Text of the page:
“[The Northeast Kingdom] is a land that time forgot and the colonials shunned, with dense spruce forests, gleaming lakes like those of Minnesota, and tiny villages with no pretense at neatness and no money to make it possible.”

But my favorite passage in this article might be the section about the village of Derby Line, at the U.S.-Canada border:

“Derby Line and Rock Island, Quebec, are one long village street. The Canadian side is indistinguishable from the American. The customhouses sit back from the road, and many an innocent tourist has shot through, only to be whistled down. The Rotary Club for both towns is in Rock Island; the fire department in Derby Line. The international boundary runs through half a dozen houses and the barbershop, where customers wait on the American side and are shaven and shorn on the Canadian side.”

The laxness at the Canadian border, by the way, began to change after Sept. 11; the New York Times published an article about increasing border security in Derby Line in 2007.

This is the kind of thing I read in my spare time, and it was certainly worth $2 at the thrift shop. I’m looking forward to returning to the Burlington area next week — which, for all its franchise stores, outlet malls and traffic, has managed to retain some of the independent heart and country charm that makes this 1961 article feel so familiar. I’m homeward bound!

Better know the District, part 3

We’re accelerating into spring here — slowly, after a few false starts. Here’s what D.C. has looked like from my perspective during the last dregs of winter:

Mar35

Near Benning Road NE

Mar34

Union Market, Northeast DC

Mar33

Recycled water bottle chandelier in Union Market.

Mar32

A foretaste of spring at Union Market.

Mar31Capitol view from L’Enfant Plaza.

Peace Fellowship Church in Northeast D.C.

The Bumper Jacksons, a ragtime-jazz-folk band, performing at the Our City Film Festival.

The Basilica of the National Shrine of the Immaculate Conception on Palm Sunday.

photo (37)

The Frederick Douglass house, Anacostia.

Anacostia — I just liked these garage doors.

Rooftop view at sunset on Captiol Hill. 

Better know the District, part 2

Feb257

National Baptist Memorial Church and  All Souls Church, 16th Street NW

photo (20)

A barber shop east of the Anacostia River.

photo (17)

All the doors are different here.

photo (19)

View from a Metro station.

photo (16)

Yard art in Capitol Hill.

Feb255

I guess this is where all those inauguration tote bags and sweatshirts end up. Florida Avenue NE. 

Feb252

Long tunnels make me grateful for functioning Metro escalators.

Feb254

St. Mary Mother of God Church (built in 1890), Chinatown.

Feb253

Ai Weiwei exhibit at the Smithsonian’s Hirshorn Museum.

Feb251

Dupont Circle — but these signs have been changed all over the city. I hope they stay that way.

Related: See my first Better know the District post.

Better know the District

I am learning to love this beautiful, powerful, lonely place. Here are a few glimpses of my first month in Washington, DC:

photo (6)

Crossing into the National Mall on Inauguration Day.

photo (10)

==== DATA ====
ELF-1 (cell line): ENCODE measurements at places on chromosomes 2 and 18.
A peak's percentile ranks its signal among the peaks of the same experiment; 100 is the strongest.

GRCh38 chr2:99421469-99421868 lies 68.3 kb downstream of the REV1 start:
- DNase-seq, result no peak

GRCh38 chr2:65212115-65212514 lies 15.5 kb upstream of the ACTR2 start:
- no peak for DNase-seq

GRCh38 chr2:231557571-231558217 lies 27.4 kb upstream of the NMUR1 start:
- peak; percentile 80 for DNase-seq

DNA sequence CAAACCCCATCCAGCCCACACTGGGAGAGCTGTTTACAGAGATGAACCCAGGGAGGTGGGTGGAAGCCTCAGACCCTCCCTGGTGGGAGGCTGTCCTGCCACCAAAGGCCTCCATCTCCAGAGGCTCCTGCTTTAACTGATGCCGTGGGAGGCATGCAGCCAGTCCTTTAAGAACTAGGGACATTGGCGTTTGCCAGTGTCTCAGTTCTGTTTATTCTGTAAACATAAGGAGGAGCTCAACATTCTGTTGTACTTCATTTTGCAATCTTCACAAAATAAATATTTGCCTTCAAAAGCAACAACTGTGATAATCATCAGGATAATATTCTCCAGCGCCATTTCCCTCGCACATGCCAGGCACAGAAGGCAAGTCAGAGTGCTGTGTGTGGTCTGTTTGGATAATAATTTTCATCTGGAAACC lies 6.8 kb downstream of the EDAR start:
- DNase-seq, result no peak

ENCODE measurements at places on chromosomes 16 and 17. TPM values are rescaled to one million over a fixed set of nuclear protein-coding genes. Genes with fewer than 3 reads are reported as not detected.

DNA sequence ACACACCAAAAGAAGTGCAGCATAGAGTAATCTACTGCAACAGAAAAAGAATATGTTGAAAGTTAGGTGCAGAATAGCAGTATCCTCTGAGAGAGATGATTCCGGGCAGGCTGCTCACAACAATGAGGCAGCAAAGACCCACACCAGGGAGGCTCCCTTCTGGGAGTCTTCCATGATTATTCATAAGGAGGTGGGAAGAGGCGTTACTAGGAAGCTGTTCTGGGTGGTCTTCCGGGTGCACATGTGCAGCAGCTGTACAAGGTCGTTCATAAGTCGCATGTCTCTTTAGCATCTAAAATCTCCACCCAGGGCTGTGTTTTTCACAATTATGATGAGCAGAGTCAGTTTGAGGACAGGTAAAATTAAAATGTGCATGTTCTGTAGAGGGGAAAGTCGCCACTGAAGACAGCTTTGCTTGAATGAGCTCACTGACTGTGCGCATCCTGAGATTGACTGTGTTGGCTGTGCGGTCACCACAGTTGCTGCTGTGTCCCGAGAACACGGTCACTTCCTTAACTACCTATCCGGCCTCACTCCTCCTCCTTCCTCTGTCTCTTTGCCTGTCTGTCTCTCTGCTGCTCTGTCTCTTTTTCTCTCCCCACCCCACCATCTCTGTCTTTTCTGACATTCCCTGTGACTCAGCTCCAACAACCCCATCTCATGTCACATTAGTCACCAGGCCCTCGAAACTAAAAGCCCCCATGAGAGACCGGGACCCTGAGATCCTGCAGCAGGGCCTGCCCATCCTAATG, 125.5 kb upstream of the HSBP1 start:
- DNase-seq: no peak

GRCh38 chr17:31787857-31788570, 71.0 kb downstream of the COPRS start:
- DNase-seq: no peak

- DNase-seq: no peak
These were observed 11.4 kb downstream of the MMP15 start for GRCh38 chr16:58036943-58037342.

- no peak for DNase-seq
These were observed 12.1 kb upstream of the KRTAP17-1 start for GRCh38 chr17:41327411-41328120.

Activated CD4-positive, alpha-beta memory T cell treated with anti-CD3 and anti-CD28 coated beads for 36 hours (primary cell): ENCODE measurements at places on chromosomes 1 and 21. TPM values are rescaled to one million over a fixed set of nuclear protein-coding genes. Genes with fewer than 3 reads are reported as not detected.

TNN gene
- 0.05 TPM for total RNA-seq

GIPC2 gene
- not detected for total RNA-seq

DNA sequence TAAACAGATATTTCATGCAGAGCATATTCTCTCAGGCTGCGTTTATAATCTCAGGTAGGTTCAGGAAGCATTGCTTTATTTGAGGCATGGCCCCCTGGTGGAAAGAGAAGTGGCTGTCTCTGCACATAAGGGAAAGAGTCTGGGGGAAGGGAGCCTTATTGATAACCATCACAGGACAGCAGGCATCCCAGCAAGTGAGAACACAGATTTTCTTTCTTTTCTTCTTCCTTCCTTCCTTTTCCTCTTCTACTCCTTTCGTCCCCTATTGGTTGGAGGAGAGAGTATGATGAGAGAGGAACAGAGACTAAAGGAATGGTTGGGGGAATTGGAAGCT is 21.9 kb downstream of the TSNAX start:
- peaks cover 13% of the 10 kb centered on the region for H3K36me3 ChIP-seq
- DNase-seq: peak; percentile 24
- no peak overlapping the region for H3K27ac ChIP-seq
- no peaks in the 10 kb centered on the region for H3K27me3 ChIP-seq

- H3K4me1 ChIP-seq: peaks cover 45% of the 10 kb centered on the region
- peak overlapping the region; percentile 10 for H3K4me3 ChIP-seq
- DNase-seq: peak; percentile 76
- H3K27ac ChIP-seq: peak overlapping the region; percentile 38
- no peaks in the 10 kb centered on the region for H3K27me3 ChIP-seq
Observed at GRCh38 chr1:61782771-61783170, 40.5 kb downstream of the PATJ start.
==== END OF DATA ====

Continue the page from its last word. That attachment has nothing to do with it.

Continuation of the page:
I walk as much as I can; these old, beautiful row houses are their own entertainment.

photo (5)

Jazz at HR-57 on H Street. Our late-night snack from the bar: waffles and nutella.

photo (7)

Rush Hour at Union Station. But really, most hours seem to be rush hours in DC.

photo (14)

Mayor Vincent Gray speaks at a media event to launch the new 1776 startup accelerator campus in downtown DC.

photo (4)

Freedom Plaza.

photo (13)

St. Monica and St. James Episcopal Church.

photo (9)

The ordered chaos of Capitol Hill Books.

photo (11)

A church on River Road NW.

photo (15)

Capitol Hill, at peace.

(Note: I stole the title of this post, of course, from The Colbert Report‘s “Better Know a District” series.)

New Forbes.com post: Redefining hospitality

Child psychologist David Anderson couldn’t sleep. He was haunted by stories—stories of child abuse and neglect that he’d heard from children at a Chicago hospital, and stories of parents who couldn’t find anyone to take care of their children when their families were going through crisis situations, including illness, unemployment, drug or alcohol rehabilitation, or incarceration.

Later, when Anderson was working as the director of a child welfare organization in Chicago, mothers came to him and asked him to take care of their kids. He couldn’t help them, except to refer them to government agencies in cases of abuse, and even then, he knew that families had a low chance of being reunited after children entered foster care.

The welfare system designed to intervene wasn’t doing enough, and families were falling through the cracks.

“I remember losing sleep and just thinking, there’s got to be a different way,” said Anderson. “The way the system is set up is that the state can’t intervene unless something bad has happened. … Why in the world don’t we figure out how do we support that parent so that nothing happens?”

Read more in my new Forbes.com post, “Can Churches Do What Government Can’t?”

I wrote this post for Ashoka, a social entrepreneurship organization that took me on as a communication intern last summer. It was fun to return to the Forbes blog with a new story to tell.

This post was originally a 2,500-word article that I wrote for a creative writing class, and there’s much more to the story that I wasn’t able to include in the blog. I intentionally sought out David Anderson — and his organization Safe Families for Children — because I wanted to see what it looked like when a social entrepreneur is motivated by his or her faith.

Anderson runs his program through churches around the country and the world, but the influence of his Christian faith runs deeper than the logistical level. He and I talked a lot about rediscovering biblical hospitality, which he says defines the church’s role in society. Instead of merely giving charitably, Anderson wants Christians to “make room” in their lives and homes for children.

Related:

You can find more of my work, including more Forbes.com blog posts like this, on my Work and Recognition page.

I’d also encourage you to read more from Ashoka’s blog, which always posts interesting content about social entrepreneurship.